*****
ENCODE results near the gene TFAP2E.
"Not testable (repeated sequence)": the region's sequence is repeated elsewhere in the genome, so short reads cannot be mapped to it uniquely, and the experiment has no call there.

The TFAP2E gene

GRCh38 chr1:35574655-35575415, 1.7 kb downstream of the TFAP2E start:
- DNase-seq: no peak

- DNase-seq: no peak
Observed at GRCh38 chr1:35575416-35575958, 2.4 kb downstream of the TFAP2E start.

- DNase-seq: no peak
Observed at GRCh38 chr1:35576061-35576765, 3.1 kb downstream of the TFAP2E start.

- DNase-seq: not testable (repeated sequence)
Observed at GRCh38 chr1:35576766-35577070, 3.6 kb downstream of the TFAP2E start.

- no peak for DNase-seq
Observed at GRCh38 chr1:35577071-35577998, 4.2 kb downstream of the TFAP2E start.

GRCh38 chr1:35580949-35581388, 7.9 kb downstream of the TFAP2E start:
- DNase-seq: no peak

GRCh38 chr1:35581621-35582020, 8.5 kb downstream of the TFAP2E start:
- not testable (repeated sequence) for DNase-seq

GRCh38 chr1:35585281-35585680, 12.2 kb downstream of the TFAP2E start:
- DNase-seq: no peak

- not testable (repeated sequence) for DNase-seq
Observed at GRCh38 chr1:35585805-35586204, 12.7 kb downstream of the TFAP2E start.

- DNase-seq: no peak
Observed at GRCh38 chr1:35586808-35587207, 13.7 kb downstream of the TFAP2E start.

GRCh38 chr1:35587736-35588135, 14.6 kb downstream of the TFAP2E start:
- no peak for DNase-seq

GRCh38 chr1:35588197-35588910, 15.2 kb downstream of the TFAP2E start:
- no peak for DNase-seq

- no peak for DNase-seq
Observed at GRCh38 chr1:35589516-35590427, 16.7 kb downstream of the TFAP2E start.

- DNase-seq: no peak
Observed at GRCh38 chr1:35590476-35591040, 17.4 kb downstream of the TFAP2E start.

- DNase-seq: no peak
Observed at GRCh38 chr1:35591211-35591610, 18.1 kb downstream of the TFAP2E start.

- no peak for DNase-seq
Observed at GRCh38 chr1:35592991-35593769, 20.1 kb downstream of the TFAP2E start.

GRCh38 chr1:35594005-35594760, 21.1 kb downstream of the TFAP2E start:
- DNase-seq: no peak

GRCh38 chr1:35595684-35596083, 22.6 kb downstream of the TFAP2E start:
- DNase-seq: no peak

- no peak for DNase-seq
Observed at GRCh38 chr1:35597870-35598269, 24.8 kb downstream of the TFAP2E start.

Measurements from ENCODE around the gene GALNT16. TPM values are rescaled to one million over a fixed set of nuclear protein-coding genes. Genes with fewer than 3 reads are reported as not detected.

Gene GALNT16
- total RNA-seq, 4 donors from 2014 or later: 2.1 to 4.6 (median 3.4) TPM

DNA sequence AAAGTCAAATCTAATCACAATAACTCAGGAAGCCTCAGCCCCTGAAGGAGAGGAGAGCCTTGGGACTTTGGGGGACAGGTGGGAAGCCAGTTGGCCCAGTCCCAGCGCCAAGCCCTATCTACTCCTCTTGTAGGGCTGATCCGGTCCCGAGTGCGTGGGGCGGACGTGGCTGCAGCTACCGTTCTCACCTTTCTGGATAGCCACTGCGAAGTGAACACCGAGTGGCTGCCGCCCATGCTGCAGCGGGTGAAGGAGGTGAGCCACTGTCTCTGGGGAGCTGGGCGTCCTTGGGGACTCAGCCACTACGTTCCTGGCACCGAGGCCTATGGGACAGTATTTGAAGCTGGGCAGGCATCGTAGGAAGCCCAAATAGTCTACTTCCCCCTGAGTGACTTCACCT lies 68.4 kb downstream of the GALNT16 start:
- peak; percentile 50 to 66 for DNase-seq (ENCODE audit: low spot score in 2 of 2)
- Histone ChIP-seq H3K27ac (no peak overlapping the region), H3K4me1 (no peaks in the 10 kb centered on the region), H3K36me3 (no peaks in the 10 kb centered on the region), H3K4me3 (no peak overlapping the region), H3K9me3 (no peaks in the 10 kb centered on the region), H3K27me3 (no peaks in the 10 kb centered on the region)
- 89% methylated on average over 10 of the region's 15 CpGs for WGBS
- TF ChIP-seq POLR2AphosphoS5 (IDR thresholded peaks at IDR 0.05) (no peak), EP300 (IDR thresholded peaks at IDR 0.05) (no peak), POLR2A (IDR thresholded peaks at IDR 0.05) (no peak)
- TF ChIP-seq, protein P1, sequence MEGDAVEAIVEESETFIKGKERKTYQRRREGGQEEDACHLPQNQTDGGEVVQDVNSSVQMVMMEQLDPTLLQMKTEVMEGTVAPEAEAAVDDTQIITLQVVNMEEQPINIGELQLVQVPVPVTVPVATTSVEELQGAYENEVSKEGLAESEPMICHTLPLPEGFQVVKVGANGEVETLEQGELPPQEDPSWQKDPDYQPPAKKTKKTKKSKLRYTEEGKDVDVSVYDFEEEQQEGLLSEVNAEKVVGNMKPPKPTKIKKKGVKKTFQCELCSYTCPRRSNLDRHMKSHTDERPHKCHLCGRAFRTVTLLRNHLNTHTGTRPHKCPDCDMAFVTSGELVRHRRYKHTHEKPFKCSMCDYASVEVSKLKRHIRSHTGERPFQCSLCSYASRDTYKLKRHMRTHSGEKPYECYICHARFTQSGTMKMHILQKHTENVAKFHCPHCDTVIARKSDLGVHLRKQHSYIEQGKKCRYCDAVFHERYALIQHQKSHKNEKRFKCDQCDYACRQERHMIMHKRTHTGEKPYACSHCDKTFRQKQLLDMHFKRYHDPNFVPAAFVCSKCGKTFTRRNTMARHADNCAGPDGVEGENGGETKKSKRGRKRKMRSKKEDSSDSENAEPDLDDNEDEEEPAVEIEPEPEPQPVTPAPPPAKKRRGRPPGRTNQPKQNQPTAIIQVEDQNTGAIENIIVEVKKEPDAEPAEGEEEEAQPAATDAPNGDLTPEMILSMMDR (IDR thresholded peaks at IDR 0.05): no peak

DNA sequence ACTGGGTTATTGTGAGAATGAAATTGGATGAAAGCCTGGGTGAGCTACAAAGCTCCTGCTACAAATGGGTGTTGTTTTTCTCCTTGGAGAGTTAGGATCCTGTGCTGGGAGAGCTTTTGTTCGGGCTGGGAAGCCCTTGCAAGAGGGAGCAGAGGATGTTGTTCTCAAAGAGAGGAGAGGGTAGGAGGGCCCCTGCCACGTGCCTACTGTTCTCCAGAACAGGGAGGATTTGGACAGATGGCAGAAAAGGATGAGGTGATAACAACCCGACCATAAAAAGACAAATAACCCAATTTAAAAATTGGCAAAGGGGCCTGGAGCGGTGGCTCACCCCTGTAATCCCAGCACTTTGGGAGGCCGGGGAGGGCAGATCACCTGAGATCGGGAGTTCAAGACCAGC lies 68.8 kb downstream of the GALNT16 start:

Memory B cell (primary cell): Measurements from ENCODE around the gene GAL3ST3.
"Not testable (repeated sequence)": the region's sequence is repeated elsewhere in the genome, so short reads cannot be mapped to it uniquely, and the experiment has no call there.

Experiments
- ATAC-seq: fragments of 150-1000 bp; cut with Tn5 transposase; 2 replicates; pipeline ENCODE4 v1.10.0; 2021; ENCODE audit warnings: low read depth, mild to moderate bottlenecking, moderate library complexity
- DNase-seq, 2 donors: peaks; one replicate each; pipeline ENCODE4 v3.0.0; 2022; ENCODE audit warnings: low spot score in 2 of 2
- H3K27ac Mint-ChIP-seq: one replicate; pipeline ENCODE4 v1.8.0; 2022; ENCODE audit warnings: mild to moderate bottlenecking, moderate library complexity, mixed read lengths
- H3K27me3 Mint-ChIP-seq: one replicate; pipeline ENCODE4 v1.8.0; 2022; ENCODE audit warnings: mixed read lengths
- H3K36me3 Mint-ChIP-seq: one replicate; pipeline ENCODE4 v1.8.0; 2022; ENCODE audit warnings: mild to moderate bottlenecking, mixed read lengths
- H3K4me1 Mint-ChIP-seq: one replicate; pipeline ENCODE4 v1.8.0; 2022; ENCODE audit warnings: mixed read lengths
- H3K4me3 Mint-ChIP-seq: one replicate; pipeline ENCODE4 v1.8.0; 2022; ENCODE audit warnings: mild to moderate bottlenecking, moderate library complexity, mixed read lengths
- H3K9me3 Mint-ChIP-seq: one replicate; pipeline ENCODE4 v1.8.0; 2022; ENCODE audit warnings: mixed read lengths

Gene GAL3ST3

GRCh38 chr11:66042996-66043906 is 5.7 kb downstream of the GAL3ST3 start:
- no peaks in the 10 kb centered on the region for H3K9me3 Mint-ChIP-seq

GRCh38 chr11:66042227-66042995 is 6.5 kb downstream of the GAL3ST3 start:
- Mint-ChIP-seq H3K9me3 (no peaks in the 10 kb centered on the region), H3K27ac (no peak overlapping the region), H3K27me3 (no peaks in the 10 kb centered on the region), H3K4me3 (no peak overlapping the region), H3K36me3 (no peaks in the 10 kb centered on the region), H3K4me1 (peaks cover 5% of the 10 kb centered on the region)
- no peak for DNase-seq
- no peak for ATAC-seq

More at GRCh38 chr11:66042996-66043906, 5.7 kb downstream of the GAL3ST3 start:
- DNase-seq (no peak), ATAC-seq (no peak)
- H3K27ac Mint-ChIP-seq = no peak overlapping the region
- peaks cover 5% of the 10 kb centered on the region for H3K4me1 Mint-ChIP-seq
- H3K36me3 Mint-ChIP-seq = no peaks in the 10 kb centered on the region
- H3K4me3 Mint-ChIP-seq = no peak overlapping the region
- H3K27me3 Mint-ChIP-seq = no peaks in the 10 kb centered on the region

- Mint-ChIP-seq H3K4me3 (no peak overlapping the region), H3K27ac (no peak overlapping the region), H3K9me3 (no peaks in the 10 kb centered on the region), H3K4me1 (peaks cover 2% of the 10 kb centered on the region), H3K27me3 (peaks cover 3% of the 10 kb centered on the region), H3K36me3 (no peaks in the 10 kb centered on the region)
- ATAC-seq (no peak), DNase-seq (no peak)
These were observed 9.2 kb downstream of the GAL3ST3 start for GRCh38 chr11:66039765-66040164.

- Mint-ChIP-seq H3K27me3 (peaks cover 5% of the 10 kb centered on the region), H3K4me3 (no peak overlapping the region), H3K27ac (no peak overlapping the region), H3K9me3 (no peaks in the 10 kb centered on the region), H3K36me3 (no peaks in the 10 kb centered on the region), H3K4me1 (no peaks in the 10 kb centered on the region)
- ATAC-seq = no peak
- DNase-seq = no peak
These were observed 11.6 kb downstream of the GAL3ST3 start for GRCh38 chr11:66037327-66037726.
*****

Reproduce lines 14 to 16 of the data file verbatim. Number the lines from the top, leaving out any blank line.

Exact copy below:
GRCh38 chr1:35580949-35581388, 7.9 kb downstream of the TFAP2E start:
- DNase-seq: no peak

GRCh38 chr1:35581621-35582020, 8.5 kb downstream of the TFAP2E start: